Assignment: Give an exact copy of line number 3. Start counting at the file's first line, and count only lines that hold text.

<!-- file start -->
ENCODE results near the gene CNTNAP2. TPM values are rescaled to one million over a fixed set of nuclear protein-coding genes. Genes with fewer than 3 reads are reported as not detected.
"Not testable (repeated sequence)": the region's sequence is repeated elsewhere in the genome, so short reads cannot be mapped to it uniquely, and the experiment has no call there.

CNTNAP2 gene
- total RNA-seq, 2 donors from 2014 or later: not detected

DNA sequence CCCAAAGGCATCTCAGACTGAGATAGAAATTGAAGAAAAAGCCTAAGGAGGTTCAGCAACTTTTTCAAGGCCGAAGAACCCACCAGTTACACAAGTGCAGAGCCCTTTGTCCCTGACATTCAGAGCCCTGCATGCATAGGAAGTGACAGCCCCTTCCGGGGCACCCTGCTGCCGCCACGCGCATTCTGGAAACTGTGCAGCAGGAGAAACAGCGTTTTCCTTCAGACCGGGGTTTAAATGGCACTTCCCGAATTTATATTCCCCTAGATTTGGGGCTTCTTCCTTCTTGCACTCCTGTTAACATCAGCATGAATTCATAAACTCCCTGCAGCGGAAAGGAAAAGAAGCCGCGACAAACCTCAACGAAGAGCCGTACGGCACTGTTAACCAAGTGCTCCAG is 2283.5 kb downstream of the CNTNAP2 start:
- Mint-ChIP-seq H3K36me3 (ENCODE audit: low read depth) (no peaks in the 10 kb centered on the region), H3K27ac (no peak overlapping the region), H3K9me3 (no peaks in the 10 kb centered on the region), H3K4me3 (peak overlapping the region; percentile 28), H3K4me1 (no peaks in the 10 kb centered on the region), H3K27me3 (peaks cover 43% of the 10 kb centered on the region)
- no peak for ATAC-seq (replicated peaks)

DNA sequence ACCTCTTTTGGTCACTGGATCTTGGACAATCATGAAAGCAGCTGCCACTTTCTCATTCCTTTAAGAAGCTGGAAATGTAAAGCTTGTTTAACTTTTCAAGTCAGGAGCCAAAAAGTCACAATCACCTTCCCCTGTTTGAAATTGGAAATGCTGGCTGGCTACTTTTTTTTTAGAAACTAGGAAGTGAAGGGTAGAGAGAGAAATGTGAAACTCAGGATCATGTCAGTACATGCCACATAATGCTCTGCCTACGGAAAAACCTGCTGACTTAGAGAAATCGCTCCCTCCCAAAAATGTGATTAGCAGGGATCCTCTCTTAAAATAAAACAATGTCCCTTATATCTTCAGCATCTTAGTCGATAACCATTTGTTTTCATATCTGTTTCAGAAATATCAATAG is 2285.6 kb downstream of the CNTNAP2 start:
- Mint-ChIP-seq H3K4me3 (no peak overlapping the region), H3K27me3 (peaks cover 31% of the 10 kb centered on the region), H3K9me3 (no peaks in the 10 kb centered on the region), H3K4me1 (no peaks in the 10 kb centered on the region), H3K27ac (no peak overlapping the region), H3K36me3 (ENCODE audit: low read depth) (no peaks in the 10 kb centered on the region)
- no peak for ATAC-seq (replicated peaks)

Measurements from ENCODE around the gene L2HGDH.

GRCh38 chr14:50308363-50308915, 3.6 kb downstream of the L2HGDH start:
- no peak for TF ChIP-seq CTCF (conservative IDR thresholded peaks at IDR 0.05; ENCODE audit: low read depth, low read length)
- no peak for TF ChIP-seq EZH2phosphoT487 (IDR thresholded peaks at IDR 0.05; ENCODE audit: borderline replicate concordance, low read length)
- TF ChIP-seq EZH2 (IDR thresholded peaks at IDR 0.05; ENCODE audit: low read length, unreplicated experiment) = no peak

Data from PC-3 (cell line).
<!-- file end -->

CNTNAP2 gene